At A Glance

Project: Vodka Palace

Main Concrete Elements:

  • In-situ off-form concrete walls (internal and external) 
  • slabs
Architect: Marcus Browne

Photography: Dion Robeson


'Vodka Palace', is a recently completed luxury home at Cottesloe in Perth. 

The Challenge

The owner's brief was to create a home that was both a secure, safe haven and a place where family and friends could be welcome and entertained. That it manages to achieve both seamlessly is a testament to the skills and vision of everyone involved in the project.


Architect Marcus Browne describes the house as “...very moody, but at the same time it has a ‘lightness’ that makes you feel good.”

At its core, Vodka Palace is an exemplar of off-form concrete construction at its very best.

The home is designed over three levels - a below-ground garage/basement level, ground-level living and first floor bedrooms and bathrooms. The ground floor opens onto an extensive and impressive outdoor entertaining space, complete with a Teppanyaki Bar, and beyond that to the stand-alone guest accommodation at the very rear of the

Apart from a brick party wall shared with the adjoining property on the western boundary, the external and internal walls are all insitu concrete, as are the suspended ground and first floor slabs.

According to Browne, the decision to use concrete was driven by the owner, who also wanted to avoid applied finishes where she could.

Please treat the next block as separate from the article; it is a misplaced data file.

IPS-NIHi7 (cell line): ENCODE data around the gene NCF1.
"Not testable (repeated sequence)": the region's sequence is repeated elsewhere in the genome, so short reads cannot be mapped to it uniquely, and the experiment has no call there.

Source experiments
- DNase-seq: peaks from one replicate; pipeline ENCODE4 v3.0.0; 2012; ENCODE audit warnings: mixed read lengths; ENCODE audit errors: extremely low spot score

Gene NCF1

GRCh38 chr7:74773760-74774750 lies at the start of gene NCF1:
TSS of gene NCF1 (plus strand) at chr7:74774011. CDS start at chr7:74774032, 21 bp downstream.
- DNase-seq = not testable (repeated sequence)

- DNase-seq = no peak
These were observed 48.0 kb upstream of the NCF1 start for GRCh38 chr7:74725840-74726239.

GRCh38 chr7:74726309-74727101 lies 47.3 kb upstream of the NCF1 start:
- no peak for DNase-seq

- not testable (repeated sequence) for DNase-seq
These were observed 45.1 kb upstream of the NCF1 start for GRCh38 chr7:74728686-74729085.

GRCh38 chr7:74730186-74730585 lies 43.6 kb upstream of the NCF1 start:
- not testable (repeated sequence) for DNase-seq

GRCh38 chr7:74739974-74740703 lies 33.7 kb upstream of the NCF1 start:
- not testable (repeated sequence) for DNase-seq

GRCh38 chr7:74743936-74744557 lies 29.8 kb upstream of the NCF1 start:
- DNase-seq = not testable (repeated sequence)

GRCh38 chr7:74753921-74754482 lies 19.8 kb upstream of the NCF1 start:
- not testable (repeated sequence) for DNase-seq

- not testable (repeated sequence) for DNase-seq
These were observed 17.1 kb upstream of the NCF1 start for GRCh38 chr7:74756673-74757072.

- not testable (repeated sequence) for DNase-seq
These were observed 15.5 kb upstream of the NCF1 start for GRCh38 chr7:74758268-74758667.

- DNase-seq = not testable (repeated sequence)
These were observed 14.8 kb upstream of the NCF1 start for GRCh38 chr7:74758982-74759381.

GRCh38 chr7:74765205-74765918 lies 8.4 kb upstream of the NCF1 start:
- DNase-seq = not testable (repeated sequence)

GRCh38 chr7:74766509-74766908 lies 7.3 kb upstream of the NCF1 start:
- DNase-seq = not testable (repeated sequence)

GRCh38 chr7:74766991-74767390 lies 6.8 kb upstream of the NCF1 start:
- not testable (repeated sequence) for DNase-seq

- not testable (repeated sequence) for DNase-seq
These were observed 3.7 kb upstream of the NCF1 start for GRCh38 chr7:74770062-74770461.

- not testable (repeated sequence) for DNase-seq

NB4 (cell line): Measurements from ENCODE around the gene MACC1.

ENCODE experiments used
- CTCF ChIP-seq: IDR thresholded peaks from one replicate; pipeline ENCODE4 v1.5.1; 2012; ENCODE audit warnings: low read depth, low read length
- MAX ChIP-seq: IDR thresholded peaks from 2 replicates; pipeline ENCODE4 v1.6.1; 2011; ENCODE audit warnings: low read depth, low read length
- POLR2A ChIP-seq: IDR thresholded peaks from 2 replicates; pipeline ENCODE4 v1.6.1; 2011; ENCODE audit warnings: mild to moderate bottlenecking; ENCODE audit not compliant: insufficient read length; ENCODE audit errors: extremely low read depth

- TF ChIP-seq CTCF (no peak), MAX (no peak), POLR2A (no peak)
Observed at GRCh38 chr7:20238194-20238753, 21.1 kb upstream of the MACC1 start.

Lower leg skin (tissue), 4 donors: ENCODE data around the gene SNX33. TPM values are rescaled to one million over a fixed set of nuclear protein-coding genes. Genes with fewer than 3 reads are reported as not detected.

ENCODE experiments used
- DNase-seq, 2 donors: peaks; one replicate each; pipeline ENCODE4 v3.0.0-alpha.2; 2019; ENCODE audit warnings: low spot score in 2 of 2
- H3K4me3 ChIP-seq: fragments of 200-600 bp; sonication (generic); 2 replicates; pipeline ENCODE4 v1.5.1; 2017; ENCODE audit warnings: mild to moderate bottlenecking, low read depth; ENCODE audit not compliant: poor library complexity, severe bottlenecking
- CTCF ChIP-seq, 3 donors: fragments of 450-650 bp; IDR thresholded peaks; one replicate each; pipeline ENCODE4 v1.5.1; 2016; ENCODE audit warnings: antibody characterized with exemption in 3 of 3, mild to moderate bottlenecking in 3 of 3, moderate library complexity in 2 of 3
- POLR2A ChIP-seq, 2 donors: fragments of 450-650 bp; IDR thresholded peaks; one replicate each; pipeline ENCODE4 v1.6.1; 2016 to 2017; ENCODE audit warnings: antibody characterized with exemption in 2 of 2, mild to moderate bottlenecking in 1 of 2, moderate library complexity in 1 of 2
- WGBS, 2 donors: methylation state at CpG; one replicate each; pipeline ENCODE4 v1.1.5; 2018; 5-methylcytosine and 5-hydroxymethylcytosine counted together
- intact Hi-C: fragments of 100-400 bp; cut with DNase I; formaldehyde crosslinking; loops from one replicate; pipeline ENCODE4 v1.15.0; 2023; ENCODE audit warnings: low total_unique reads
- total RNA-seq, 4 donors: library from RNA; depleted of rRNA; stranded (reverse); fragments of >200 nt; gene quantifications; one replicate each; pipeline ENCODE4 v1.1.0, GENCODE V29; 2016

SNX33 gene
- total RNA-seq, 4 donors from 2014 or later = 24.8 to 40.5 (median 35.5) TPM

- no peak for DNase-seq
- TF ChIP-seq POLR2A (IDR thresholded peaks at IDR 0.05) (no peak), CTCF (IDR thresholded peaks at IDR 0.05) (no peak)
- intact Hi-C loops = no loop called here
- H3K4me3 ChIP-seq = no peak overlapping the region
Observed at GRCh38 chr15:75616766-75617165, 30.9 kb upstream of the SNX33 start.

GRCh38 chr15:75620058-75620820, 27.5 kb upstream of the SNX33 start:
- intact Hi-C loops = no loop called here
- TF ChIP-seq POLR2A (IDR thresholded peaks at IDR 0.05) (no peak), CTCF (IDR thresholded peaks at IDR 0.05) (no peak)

Off-form construction meant that apart from the application of a sealer, the raw concrete finish of the internal walls and ground floor ceiling could be showcased and celebrated ‘as is’ - right down to the formwork lines and exposed bolt holes.

To temper the coolness of the material, Brown has judiciously integrated other finishes and materials, both internally and externally. The north and south elevations, for example, are predominantly glass, with a privacy screen of charcoal-coloured vertical timber slats wrapping around the south-east corner of the first-floor balcony.

The front and rear glass facades encourage the ingress of natural light, complemented by light wells over the ensuite and stairwell that effectively siphon daylight into the middle interiors.

Internally, the concrete surfaces are balanced by timber flooring, and on the ground floor the kitchen bulkhead ceilings and adjoining wall section is finished in charcoal-coloured timber lining boards.

There’s no doubt the juxtaposition of materials and colours play a big part in creating the atmosphere owner and architect were wanting. But the home also has a few ‘mood setting’ tricks up its sleeve, such as a high-end audio and visual lighting system that can be adjusted according to the occasion.

So whether its hosting 20 partying guests or a quiet night in, this chameleon has the ability to change its colours right on cue.

Benefits of using concrete:

  • Aesthetics
  • Structural Integrity
  • Low Maintenance